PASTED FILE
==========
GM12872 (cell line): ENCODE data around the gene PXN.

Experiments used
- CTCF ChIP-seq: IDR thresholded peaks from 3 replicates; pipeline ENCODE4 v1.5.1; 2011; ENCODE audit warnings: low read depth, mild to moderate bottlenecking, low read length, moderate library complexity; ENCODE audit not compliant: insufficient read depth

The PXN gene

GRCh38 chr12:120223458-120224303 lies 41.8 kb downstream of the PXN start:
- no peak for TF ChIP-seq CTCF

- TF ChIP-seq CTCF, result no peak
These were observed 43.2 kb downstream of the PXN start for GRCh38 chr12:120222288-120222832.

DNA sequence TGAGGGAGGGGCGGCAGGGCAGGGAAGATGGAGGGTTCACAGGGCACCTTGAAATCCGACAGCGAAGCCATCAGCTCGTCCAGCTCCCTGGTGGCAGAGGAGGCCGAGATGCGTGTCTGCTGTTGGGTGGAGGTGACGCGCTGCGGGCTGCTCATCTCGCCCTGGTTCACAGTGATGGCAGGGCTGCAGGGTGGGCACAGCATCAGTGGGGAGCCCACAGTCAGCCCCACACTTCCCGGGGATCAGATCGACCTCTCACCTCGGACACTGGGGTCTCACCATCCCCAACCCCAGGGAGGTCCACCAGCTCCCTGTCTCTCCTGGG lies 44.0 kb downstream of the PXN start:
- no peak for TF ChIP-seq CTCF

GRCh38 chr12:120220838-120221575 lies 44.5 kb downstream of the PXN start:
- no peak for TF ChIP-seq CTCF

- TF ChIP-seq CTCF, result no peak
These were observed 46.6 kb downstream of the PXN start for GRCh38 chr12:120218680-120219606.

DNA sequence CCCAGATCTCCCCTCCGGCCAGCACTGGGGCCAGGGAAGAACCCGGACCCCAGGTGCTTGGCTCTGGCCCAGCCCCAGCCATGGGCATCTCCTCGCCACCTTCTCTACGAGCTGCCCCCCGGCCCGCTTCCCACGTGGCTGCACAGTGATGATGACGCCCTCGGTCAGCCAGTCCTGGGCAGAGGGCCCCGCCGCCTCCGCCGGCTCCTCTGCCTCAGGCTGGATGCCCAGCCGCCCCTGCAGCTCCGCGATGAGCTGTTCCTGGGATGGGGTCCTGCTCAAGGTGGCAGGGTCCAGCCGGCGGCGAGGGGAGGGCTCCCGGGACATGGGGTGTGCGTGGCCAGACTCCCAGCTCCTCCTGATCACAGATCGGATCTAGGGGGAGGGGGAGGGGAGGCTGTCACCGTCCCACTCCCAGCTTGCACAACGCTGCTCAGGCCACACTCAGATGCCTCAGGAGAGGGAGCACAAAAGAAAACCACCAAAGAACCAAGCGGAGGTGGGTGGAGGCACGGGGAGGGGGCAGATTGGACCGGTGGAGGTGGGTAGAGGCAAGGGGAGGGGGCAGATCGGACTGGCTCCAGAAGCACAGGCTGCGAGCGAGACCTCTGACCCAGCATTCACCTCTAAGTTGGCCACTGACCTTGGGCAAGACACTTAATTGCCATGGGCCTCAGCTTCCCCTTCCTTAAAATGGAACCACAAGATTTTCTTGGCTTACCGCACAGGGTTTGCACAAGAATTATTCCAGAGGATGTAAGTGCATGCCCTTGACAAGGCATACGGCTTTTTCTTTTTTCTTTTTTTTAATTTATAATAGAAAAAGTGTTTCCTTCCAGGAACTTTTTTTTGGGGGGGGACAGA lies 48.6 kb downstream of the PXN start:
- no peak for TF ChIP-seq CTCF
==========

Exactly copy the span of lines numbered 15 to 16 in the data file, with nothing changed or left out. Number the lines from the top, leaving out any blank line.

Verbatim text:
DNA sequence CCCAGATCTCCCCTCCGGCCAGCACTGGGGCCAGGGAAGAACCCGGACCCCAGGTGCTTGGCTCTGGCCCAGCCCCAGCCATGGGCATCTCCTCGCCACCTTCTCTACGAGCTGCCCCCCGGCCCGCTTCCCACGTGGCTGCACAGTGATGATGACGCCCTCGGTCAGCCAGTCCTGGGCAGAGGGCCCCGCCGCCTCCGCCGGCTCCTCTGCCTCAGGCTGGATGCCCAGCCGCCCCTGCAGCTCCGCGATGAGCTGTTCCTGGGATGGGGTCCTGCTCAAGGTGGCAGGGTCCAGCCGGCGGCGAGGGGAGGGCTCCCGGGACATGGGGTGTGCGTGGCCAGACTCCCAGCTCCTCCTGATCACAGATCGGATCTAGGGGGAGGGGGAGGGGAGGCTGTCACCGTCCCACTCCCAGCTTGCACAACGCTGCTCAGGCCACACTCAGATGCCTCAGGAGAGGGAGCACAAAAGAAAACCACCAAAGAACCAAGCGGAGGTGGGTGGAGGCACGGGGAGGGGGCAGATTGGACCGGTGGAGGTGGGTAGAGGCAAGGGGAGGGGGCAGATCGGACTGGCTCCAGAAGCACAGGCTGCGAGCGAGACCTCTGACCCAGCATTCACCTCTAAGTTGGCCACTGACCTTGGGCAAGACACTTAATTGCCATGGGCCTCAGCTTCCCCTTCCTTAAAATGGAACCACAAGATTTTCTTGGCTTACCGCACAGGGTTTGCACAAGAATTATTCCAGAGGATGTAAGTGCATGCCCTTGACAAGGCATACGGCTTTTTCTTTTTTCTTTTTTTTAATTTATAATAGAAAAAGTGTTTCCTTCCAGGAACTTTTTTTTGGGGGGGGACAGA lies 48.6 kb downstream of the PXN start:
- no peak for TF ChIP-seq CTCF